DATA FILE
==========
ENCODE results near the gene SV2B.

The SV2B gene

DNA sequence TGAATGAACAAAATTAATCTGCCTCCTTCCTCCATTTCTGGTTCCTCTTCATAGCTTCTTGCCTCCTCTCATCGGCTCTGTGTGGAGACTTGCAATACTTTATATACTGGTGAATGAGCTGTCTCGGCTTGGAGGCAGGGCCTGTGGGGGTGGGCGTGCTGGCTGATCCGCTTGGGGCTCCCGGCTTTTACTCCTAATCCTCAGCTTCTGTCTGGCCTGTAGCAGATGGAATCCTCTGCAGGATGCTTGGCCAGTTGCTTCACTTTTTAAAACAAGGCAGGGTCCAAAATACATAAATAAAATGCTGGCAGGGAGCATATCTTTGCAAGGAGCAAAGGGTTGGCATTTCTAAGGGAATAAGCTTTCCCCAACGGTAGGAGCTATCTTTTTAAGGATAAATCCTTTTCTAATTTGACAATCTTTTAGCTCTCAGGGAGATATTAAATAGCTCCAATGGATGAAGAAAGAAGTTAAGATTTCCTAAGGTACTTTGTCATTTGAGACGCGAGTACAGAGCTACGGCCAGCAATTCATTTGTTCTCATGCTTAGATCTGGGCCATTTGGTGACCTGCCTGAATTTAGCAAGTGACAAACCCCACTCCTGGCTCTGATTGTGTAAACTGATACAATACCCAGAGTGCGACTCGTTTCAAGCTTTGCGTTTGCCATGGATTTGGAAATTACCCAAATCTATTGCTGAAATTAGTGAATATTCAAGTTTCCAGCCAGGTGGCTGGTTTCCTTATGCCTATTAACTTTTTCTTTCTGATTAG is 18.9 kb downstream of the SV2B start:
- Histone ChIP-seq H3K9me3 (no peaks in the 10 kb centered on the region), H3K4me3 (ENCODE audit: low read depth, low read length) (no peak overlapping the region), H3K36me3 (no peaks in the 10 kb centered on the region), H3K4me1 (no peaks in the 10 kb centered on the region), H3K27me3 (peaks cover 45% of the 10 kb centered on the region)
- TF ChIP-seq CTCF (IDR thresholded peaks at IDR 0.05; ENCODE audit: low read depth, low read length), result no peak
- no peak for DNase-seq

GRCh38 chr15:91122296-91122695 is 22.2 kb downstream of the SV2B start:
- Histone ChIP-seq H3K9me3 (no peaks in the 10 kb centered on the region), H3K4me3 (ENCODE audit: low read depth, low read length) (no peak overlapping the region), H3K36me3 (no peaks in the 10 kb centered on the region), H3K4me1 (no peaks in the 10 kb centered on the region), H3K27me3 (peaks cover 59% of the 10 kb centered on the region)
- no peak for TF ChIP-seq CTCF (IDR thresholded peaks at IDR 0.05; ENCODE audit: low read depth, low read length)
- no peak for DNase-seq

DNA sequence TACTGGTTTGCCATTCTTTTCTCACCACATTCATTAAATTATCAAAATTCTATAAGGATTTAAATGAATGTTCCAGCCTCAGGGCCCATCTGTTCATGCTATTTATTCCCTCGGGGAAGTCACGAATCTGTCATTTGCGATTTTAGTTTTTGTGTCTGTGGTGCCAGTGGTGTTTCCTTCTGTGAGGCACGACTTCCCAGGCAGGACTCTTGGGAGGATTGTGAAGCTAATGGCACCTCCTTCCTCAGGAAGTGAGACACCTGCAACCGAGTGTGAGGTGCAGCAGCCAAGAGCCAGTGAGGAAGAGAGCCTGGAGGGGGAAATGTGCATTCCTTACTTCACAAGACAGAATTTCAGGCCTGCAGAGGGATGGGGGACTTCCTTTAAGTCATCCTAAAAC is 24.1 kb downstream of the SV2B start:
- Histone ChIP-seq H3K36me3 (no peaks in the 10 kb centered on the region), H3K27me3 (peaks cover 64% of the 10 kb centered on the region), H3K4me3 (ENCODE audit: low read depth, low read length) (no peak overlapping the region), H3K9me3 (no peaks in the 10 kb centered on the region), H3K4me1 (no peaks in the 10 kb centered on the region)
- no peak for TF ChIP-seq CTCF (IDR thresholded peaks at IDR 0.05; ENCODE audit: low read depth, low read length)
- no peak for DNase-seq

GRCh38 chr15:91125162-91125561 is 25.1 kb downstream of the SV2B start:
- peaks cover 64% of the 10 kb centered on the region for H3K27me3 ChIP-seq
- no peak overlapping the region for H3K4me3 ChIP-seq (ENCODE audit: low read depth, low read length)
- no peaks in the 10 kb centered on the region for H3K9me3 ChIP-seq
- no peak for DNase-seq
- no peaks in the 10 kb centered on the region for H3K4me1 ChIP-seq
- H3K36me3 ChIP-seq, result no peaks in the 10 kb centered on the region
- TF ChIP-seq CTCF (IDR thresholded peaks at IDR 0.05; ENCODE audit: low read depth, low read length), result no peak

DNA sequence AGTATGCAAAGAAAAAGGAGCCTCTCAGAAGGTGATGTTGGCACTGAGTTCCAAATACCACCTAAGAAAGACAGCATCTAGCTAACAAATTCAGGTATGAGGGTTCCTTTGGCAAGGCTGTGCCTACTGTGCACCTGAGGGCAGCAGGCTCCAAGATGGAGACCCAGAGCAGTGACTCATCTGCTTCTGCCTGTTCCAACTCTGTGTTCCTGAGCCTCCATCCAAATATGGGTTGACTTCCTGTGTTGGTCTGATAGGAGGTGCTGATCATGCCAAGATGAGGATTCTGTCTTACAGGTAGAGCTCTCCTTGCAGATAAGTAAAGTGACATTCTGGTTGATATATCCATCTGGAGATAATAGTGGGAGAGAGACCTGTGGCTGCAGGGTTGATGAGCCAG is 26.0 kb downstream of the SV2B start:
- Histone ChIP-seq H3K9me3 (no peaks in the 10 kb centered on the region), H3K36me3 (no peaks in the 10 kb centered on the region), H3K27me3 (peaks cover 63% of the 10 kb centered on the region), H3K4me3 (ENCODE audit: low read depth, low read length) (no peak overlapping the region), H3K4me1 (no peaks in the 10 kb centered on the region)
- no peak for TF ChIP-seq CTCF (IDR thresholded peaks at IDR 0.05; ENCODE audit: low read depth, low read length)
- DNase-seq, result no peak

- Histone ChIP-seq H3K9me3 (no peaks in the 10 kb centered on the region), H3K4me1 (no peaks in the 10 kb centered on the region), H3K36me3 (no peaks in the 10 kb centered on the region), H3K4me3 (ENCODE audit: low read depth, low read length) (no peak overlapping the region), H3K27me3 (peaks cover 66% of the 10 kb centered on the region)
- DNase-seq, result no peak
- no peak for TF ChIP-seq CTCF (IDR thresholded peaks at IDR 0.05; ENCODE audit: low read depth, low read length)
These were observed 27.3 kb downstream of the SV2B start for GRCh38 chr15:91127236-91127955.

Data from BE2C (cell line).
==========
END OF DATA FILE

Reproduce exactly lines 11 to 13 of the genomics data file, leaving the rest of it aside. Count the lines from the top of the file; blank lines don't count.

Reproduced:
DNA sequence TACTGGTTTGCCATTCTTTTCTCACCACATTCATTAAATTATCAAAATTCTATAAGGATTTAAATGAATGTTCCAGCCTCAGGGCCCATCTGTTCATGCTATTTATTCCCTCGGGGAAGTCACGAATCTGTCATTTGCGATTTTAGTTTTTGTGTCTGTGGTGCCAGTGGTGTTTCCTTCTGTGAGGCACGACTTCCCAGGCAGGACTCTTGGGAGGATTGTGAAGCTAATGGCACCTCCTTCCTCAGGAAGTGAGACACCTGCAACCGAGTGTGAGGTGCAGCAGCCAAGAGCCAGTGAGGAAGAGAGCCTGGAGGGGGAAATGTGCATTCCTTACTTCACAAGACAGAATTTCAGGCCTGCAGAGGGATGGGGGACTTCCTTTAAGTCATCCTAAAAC is 24.1 kb downstream of the SV2B start:
- Histone ChIP-seq H3K36me3 (no peaks in the 10 kb centered on the region), H3K27me3 (peaks cover 64% of the 10 kb centered on the region), H3K4me3 (ENCODE audit: low read depth, low read length) (no peak overlapping the region), H3K9me3 (no peaks in the 10 kb centered on the region), H3K4me1 (no peaks in the 10 kb centered on the region)
- no peak for TF ChIP-seq CTCF (IDR thresholded peaks at IDR 0.05; ENCODE audit: low read depth, low read length)